A microwave is one of the most useful objects you can have in your home. You can use it to cook meals quickly, without needing to preheat your oven or learn any special cooking techniques.
Microwaves can make a whole range of different dishes, so you’re not limited to just TV dinners – omelets, pasta dishes, and even some types of cake can be achieved with just a microwave for heat.
You can also do simple tasks such as melting chocolate or reheating leftovers in your microwave.
One thing you need to be careful about when microwave cooking is using only containers that are safe for that purpose. While most mugs, glasses and other receptacles are fine to use in a microwave, there are still some that aren’t.
You shouldn’t use any container in a microwave that isn’t specifically microwave safe, but it can sometimes be difficult to know for sure. Here, we let you in on some handy tips and ways to find out if a certain cup is suitable for microwave usage or not.
Find Out If Your Container Is Microwave Safe
A lot of the time when you purchase a new item of kitchenware, it will say somewhere on the packaging that it is microwave safe. Look for instructions or smallprint, probably on the back of the pack it comes in.
However, even if it doesn’t specifically state it, that does not necessarily mean that it is unsafe for that purpose. You may see a small microwave symbol instead of words, that is a shorthand way of letting you know that you can put it in the microwave.
Some things will come without any packaging, so there is nowhere for such instructions to be printed. Instead, there should be a symbol on the actual body of the container, usually on the bottom.
Again, this will not be true of every single piece of kitchenware that is fine for microwaving, but it can help you to tell at a glance if it is.
Is there a way of telling that your container is microwave safe, even if it doesn’t have any indication that it is? Fortunately, there is something you can do to find out before you risk cooking any food in it.
To check if a certain container is microwave safe, you can use this simple test. Find a cup that is definitely okay for the microwave and pour water into it until it is ¾ full.
Put both the container you want to check and the cup of water in the microwave, either side by side or one on top of the other.
Start the microwave on high and let it run for one minute (refer to the instruction manual if you don’t know how to adjust the settings for high power). After this time, take both items out of the microwave. Place your hand on the container to feel its temperature.
If it feels hot and the water in the cup is cold, this means it is not microwave safe, because it has absorbed the heat. It is only safe if it feels cool and the water is warm.
What Happens If I Use A Glass Or Mug that Isn’t Microwave Safe?
The possible consequences of microwaving a non-microwavable container will depend on the material it’s made from. Non-microwave safe plastic can melt and become deformed by the high temperatures required for heating the food properly.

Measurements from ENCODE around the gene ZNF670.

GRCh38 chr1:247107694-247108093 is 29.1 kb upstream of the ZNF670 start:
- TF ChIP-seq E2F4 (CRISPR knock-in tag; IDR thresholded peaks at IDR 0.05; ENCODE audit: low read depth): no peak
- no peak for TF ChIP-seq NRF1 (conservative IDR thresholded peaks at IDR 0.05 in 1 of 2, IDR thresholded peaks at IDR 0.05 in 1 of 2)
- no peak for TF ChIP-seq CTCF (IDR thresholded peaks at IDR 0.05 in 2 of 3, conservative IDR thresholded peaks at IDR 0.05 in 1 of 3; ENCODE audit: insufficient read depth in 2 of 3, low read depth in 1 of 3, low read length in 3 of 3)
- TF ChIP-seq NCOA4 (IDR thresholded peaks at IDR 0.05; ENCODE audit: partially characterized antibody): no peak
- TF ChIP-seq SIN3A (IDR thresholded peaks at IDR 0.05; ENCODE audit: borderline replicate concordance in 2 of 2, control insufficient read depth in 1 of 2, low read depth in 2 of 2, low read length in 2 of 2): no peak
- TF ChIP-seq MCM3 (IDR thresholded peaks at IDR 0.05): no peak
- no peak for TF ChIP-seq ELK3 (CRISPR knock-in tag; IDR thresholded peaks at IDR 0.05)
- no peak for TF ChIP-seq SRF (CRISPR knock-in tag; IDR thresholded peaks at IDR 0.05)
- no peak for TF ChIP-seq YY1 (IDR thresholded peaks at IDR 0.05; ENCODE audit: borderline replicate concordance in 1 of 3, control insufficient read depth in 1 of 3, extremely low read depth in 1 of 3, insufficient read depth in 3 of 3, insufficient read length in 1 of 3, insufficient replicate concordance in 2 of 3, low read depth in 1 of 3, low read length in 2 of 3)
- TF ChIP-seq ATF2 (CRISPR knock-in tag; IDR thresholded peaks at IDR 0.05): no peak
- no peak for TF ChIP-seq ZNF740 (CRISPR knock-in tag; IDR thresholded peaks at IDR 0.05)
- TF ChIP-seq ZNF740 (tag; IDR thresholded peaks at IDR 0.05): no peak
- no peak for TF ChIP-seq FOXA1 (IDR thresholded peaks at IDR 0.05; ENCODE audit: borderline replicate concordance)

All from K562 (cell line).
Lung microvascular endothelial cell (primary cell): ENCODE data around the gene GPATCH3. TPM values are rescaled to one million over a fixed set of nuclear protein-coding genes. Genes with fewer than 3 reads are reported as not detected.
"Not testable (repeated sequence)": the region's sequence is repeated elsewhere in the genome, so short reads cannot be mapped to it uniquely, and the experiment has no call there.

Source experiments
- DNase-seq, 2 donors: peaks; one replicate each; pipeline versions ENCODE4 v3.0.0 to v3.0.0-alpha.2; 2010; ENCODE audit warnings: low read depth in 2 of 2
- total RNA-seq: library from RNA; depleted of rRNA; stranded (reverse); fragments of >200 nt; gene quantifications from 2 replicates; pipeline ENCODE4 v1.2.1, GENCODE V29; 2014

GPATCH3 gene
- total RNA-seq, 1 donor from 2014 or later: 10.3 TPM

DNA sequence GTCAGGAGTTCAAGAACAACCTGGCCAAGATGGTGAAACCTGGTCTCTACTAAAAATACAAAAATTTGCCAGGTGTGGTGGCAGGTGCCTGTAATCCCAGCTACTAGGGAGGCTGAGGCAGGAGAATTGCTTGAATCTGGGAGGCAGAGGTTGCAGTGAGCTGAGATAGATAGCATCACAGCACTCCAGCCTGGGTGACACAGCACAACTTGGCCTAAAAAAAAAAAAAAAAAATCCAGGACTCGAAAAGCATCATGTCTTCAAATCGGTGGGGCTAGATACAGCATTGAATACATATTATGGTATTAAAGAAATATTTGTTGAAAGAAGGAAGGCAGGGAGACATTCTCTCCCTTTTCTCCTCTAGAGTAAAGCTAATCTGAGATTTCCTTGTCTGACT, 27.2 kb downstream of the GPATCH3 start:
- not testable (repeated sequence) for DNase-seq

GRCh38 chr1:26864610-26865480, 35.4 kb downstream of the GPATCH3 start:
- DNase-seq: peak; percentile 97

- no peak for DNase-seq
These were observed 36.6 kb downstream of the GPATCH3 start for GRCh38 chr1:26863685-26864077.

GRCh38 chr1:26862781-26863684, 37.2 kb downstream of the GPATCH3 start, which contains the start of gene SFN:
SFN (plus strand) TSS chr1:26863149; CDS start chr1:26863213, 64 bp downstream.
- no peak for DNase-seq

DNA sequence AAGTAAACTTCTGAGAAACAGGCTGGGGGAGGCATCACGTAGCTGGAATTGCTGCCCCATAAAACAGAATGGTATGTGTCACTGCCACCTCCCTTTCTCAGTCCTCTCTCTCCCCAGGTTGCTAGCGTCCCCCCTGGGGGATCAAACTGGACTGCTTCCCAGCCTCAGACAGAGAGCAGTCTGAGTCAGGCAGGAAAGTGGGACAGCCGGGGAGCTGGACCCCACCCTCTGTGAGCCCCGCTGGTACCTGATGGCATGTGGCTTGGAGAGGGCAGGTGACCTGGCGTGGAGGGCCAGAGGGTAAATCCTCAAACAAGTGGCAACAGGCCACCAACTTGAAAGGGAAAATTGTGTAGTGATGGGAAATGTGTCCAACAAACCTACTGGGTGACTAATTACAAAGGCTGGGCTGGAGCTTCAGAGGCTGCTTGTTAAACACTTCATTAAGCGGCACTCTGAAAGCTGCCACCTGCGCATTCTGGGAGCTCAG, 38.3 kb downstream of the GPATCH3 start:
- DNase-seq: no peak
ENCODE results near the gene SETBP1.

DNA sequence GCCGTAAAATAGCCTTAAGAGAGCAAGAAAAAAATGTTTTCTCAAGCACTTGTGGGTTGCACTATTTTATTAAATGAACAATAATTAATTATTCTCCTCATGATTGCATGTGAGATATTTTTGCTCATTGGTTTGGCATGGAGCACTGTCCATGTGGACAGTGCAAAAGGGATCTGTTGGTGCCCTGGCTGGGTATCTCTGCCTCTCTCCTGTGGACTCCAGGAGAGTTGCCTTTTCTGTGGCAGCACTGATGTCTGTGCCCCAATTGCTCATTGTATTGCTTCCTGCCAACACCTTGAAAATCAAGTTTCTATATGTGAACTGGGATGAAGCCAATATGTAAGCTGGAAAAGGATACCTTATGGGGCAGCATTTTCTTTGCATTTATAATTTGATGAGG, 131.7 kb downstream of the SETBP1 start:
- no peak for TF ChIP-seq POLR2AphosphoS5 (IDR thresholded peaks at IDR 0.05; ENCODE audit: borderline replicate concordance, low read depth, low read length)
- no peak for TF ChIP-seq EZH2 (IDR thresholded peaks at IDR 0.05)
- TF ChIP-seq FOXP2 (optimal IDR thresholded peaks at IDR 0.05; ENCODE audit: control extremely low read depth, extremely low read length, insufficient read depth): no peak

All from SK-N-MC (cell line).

If you then try and remove it, you can burn yourself on the molten plastic and it might even stick to you or the microwave.
If you put unfired ceramic into a microwave, it can also melt because it isn’t yet able to withstand high temperatures. Another danger from this is cracking, in which case you could get small pieces of pottery all over the place.
However, the biggest problem with microwaving this sort of ceramic container is that it contains toxic silica that can seep into your food.
When pottery gets fired, a barrier is created between the material and whatever it is holding, so no contaminants can touch the food.
Which Materials Are Most Likely to be Microwave Safe?
Most kitchen crockery, including plates, bowls, and mugs, is fine to use in the microwave as long as it has been glazed.
Plastic containers such as cups, tubs and pots are usually safe as well – indeed, microwave meals and takeaways often come in plastic pots that you can use to heat them up in.
You can’t assume that any plastic container you find will automatically be microwave safe, but ones that are food-safe should also work in a microwave.
Metal of any kind should never be placed in a microwave. Although people are generally familiar with this rule, it can be easy to forget when you’re in a hurry.
Luckily, kitchenware isn’t often metallic, but you should still take care not to accidentally put a saucepan in the microwave, for example.
Another thing to be aware of is the fact that some plates or bowls etc. will have metal embellishments round the edge – these will make them unsafe for your microwave. Only use plain plates or ones you can be sure don’t contain even small amounts of metal.
Wooden containers are not recommended for microwaving either, because they contain small amounts of water so the heat can cause them to shrink.
Not many dishes are made of wood, but you do often get wooden utensils (e.g. wooden spoons), so you should endeavor to keep these out of the microwave.
Most of the time, any item of kitchenware that is microwave safe will tell you so, either on the outer packaging or on the container itself. If it doesn’t, you can use the microwave test to check if it is safe for heating food with.
It is a good idea to keep microwave safe containers separate from ones that are not microwave safe, so you don’t accidentally get confused and use the wrong one.
You can label any that don’t explicitly say that they are microwave safe with a permanent marker pen, by drawing a symbol on the underside of the container.
This way, you won’t have to waste time checking again when you could be enjoying your microwaved food!
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